Prosecutors and lawyers for former President Donald J. Trump squared off on Monday in a federal appeals court in Washington to debate the validity of the gag order placed on Mr. Trump in the criminal case accusing him of plotting to overturn the 2020 election.
The hearing in front of the U.S. Court of Appeals for the District of Columbia Circuit followed more than a month of back-and-forth arguments about the order. It was put in place by the trial judge in October to stop Mr. Trump from maligning or threatening prosecutors, potential witnesses or court employees involved in the case.
From the start, the gag order has led to a momentous clash over how to protect people taking part in the election interference case from Mr. Trump’s barrage while preserving his rights as he campaigns for president and claims that the prosecution is political persecution.
When Judge Tanya S. Chutkan, an appointee of President Barack Obama, first imposed the order, she tried to thread that needle by barring Mr. Trump from lashing out at any people connected to the case — herself excepted — while still allowing him to say what he wants about what he asserts is the partisan and retaliatory nature of the case.
Mr. Trump’s lawyers appealed the order almost as soon as it was imposed, deriding it as “the essence of censorship.”
Each of the three judges on the appellate panel assigned to the case was nominated by a Democratic president: Judges Patricia Millett and Cornelia Pillard were both Obama appointees, and Judge Brad Garcia was appointed by President Biden.
In court papers, Mr. Trump’s lawyers have told the appeals court that the order should be repealed since it violates the First Amendment. They also said it represented an effort by Judge Chutkan to “micromanage” Mr. Trump’s “core political speech” before and during a trial that is scheduled to begin in March in the midst of the Republican primary season.
Prosecutors working for Jack Smith, the special counsel overseeing the federal prosecutions of Mr. Trump, have fired back that courts have wide discretion to limit the statements made by criminal defendants. They say that this gag order in particular was needed because of Mr. Trump’s “near daily” attacks against Mr. Smith, Judge Chutkan and potential witnesses in the case, including former Vice President Mike Pence and Gen. Mark A. Milley, the former chairman of the Joint Chiefs of Staff.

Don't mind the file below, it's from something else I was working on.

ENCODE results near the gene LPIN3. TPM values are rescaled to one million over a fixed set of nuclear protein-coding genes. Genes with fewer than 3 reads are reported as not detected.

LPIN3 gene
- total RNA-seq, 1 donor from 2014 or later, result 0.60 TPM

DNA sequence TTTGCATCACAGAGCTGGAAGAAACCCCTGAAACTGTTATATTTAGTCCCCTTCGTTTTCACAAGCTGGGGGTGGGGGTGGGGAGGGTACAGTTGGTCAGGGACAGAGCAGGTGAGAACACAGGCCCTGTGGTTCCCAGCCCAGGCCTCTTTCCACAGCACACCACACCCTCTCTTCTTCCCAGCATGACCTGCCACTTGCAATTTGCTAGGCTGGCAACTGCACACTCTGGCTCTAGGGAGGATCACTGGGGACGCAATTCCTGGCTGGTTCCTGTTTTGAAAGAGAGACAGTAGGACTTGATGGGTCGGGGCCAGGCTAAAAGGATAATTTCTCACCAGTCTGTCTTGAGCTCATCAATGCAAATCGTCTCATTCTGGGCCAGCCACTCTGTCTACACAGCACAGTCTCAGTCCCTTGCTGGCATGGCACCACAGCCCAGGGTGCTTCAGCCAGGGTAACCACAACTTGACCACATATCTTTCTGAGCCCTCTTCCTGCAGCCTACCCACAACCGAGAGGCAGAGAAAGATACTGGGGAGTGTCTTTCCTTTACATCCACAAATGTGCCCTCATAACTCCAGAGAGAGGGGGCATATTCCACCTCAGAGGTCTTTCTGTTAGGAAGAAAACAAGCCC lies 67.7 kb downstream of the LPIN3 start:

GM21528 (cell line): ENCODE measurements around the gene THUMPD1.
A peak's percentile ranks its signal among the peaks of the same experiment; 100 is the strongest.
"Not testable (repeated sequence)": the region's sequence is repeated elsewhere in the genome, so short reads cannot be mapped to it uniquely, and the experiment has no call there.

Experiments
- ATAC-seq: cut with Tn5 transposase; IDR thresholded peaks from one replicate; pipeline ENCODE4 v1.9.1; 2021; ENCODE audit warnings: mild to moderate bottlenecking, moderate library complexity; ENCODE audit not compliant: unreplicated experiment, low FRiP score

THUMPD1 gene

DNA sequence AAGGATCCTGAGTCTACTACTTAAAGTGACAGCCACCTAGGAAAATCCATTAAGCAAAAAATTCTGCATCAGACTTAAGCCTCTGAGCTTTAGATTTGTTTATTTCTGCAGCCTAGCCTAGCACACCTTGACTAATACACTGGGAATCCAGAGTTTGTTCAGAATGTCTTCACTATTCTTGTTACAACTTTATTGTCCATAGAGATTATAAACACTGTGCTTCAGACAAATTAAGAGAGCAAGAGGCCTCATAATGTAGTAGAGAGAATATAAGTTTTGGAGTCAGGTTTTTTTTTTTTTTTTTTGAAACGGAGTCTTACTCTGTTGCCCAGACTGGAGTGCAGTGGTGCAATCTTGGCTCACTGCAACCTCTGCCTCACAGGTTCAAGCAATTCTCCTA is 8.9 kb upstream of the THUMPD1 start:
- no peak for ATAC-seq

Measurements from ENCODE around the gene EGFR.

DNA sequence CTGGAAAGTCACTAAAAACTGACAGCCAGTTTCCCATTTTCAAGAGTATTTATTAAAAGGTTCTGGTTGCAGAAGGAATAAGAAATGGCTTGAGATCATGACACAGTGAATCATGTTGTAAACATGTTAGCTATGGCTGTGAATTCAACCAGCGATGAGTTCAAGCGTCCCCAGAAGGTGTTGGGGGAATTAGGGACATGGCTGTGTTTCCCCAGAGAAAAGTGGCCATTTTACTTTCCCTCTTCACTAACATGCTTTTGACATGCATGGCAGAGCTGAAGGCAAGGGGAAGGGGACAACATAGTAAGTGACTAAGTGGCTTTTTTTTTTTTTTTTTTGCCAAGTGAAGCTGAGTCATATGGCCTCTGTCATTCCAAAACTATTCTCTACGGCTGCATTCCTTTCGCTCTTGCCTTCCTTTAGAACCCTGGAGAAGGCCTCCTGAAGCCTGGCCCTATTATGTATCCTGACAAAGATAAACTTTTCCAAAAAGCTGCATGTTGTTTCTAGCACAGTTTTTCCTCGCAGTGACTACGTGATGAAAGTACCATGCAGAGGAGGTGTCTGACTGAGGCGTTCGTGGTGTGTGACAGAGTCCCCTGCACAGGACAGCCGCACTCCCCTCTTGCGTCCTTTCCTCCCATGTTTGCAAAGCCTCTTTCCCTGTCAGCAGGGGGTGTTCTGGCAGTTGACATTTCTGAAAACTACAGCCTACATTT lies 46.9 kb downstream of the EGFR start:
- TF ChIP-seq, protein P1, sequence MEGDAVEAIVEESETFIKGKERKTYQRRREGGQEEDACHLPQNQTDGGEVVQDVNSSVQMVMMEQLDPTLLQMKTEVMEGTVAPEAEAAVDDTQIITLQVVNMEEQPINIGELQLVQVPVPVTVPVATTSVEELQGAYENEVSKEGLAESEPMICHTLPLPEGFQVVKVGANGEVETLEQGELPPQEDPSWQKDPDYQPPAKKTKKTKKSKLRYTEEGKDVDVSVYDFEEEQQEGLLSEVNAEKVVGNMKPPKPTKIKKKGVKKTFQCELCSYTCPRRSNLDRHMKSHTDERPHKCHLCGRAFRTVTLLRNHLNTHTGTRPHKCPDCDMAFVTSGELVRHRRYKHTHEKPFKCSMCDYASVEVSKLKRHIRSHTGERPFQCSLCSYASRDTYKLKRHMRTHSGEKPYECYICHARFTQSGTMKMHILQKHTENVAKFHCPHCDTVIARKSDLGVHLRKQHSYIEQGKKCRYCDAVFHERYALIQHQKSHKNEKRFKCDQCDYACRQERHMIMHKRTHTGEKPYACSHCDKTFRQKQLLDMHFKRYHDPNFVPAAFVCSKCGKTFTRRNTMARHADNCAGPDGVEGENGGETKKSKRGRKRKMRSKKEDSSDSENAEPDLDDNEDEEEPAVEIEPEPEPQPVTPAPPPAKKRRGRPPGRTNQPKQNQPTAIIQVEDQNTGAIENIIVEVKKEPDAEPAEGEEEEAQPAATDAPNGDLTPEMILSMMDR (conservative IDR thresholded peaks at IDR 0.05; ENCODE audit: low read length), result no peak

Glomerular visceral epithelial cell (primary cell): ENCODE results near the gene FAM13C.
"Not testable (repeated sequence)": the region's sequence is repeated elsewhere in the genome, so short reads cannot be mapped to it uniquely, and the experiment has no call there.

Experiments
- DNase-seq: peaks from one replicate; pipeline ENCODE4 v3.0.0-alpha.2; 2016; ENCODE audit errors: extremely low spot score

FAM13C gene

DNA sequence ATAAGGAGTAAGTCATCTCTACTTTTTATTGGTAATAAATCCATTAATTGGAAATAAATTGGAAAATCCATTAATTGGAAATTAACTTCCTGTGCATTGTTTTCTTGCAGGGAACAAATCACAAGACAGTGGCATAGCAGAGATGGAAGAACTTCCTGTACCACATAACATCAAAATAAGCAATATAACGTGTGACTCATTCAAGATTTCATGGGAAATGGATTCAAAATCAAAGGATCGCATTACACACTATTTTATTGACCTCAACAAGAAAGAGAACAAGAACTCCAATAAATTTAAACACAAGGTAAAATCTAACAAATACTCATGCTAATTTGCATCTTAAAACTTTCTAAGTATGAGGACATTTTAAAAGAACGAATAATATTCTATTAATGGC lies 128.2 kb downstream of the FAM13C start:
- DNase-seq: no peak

The prosecutors have tried to position themselves as protectors of both the integrity of the judicial process and the people who take part in it, telling the appeals court that Mr. Trump’s threats on social media have sometimes had damaging effects in the real world.
It is not clear how quickly the three-judge panel of the appeals court will decide on whether to rescind the gag order or keep it in place as the case moves toward its trial date. The gag order has been in abeyance for about two weeks as the court has gotten filings from the defense and the prosecution.
If the order is upheld and goes back into effect, Judge Chutkan may confront an even tougher issue: how to enforce the decree if Mr. Trump violates it. A violation of a gag order is treated as a matter of contempt of court, which could result in a reprimand, a fine or imprisonment. But how that would play out is complicated.
There are two types of contempt: civil, which is typically used to coerce future compliance with an order like making a recalcitrant witness testify; and criminal, which is focused on punishing past defiance of an order. Typically — though not always — judges have treated violations of gag orders as the latter type.
In federal court, judges cannot unilaterally impose a fine or order someone imprisoned for criminal contempt. Rather, such an accusation is treated as a new offense that requires the appointment of a prosecutor and another trial — including a right to a decision by a jury.
The battle over the federal gag order comes as a state appeals court in New York is considering the merits of two related gag orders imposed on Mr. Trump by Justice Arthur F. Engoron, who is overseeing his civil fraud trial in Manhattan.
Those orders — which are also currently paused — would bar Mr. Trump or any of his lawyers from targeting Justice Engoron’s law clerk. The clerk has suffered repeated attacks by the former president and his allies, who have accused her of being a Democratic partisan.